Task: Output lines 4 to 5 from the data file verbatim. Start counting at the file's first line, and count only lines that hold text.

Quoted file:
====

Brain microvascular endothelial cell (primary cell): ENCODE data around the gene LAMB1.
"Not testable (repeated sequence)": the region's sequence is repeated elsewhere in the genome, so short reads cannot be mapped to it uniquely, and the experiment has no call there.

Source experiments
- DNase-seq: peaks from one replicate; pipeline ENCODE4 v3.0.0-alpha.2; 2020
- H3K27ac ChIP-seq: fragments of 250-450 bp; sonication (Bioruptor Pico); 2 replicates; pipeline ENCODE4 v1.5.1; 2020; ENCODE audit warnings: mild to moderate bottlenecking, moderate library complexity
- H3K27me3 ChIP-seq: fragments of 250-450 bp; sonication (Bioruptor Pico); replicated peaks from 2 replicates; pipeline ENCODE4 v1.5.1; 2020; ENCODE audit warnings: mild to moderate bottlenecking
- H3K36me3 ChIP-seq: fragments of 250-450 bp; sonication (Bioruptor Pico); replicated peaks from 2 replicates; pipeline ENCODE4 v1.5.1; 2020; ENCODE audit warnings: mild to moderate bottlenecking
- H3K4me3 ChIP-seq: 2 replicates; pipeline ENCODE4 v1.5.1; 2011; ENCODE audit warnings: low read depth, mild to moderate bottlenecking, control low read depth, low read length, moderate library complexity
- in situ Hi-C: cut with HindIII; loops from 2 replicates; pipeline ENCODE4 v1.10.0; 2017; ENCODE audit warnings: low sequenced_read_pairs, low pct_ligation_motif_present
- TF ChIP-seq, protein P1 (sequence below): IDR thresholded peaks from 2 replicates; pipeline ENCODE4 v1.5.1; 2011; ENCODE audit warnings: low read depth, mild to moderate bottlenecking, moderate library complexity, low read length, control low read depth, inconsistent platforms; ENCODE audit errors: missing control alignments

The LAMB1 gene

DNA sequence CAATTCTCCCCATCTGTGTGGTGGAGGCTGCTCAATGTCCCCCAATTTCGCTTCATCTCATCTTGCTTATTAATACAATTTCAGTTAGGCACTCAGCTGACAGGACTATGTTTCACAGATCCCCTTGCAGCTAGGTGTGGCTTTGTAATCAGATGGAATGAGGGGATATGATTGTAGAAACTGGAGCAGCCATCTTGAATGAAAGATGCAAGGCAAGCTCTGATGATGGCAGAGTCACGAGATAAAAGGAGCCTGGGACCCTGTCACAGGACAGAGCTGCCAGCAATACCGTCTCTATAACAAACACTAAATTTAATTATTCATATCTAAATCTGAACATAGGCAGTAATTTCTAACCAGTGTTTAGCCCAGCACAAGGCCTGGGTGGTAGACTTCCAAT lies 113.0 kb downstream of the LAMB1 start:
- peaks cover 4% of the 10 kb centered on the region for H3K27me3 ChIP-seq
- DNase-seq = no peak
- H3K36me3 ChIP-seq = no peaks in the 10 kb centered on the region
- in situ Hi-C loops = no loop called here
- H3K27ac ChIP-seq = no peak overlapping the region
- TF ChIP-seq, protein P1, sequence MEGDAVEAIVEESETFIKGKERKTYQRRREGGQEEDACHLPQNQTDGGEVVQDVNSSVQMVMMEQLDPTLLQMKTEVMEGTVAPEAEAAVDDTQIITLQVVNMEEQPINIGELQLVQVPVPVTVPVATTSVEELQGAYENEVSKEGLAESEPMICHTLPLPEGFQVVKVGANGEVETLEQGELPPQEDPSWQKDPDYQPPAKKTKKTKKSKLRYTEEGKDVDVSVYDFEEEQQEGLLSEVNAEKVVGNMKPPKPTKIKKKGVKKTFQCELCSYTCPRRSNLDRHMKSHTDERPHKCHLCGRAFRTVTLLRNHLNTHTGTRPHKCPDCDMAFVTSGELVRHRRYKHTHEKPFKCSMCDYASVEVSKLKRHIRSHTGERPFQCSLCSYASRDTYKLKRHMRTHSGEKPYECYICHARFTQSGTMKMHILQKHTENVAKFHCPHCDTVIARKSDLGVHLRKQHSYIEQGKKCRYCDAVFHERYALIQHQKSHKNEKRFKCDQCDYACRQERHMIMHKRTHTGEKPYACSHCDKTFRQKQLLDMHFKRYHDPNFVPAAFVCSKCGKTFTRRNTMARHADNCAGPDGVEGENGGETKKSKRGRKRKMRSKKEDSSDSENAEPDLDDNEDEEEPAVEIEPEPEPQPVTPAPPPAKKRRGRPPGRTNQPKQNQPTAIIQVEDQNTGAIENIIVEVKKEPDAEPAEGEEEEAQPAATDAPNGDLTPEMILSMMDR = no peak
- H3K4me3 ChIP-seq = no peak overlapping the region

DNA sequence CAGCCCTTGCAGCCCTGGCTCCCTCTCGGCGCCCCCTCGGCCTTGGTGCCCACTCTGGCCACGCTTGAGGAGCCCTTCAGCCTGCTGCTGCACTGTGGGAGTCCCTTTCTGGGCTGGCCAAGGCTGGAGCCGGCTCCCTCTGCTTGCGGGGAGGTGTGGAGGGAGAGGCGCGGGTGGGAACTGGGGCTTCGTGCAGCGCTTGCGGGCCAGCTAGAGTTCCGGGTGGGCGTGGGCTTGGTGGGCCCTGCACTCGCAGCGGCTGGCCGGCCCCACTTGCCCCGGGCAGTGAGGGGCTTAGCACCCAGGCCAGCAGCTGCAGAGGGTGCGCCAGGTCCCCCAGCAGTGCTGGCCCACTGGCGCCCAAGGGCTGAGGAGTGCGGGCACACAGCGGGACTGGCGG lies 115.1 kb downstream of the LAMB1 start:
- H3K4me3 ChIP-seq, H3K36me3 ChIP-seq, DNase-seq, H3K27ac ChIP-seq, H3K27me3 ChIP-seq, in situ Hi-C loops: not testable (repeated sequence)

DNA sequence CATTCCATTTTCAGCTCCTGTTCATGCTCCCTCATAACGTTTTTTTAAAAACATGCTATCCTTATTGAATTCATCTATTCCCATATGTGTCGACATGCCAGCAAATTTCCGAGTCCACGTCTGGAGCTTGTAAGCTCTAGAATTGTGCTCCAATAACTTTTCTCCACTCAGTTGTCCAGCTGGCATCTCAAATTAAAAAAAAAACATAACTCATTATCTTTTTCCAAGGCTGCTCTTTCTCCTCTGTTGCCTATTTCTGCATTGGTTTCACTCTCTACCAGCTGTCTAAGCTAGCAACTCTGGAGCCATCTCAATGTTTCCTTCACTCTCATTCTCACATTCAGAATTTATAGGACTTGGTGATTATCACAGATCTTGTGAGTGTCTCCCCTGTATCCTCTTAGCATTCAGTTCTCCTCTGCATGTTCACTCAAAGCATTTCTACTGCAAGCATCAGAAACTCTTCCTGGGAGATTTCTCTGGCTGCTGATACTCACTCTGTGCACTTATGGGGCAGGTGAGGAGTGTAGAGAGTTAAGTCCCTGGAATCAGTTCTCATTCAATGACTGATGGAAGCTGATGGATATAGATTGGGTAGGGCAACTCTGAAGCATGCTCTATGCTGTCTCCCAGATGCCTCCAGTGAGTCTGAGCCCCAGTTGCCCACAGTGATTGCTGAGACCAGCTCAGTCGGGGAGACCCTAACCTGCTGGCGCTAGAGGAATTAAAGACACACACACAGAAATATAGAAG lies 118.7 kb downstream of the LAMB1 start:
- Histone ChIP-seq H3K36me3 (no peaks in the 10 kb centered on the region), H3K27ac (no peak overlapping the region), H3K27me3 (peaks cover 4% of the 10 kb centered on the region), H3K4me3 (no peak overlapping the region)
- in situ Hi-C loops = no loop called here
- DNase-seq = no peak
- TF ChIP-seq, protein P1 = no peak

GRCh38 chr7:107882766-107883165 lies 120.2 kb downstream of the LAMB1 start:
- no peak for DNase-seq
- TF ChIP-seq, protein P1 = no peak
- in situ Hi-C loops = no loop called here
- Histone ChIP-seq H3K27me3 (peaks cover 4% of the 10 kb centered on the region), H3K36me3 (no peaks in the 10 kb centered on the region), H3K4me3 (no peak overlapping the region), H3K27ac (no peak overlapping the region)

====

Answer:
- DNase-seq: peaks from one replicate; pipeline ENCODE4 v3.0.0-alpha.2; 2020
- H3K27ac ChIP-seq: fragments of 250-450 bp; sonication (Bioruptor Pico); 2 replicates; pipeline ENCODE4 v1.5.1; 2020; ENCODE audit warnings: mild to moderate bottlenecking, moderate library complexity